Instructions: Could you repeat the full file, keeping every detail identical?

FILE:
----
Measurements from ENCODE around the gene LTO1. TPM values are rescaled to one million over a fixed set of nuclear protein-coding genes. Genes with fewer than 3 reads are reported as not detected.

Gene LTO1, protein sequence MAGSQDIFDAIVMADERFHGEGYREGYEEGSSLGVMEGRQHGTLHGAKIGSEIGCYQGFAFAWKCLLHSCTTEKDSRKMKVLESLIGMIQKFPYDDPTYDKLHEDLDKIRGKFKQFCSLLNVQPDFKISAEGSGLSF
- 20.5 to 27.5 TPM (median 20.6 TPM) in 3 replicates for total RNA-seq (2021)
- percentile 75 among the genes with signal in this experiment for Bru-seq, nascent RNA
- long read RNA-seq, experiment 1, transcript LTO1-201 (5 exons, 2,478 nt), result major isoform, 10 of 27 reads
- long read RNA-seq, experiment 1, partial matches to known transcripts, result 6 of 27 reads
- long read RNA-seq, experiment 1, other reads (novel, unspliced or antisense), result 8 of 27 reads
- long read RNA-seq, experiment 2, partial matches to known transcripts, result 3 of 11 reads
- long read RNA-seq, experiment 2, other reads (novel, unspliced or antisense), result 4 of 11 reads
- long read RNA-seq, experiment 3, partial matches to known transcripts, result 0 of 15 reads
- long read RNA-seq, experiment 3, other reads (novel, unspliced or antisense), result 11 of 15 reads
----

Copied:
Measurements from ENCODE around the gene LTO1. TPM values are rescaled to one million over a fixed set of nuclear protein-coding genes. Genes with fewer than 3 reads are reported as not detected.

Gene LTO1, protein sequence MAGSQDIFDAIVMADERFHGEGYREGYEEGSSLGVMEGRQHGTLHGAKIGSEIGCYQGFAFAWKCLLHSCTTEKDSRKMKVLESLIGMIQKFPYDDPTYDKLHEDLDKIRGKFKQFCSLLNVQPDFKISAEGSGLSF
- 20.5 to 27.5 TPM (median 20.6 TPM) in 3 replicates for total RNA-seq (2021)
- percentile 75 among the genes with signal in this experiment for Bru-seq, nascent RNA
- long read RNA-seq, experiment 1, transcript LTO1-201 (5 exons, 2,478 nt), result major isoform, 10 of 27 reads
- long read RNA-seq, experiment 1, partial matches to known transcripts, result 6 of 27 reads
- long read RNA-seq, experiment 1, other reads (novel, unspliced or antisense), result 8 of 27 reads
- long read RNA-seq, experiment 2, partial matches to known transcripts, result 3 of 11 reads
- long read RNA-seq, experiment 2, other reads (novel, unspliced or antisense), result 4 of 11 reads
- long read RNA-seq, experiment 3, partial matches to known transcripts, result 0 of 15 reads
- long read RNA-seq, experiment 3, other reads (novel, unspliced or antisense), result 11 of 15 reads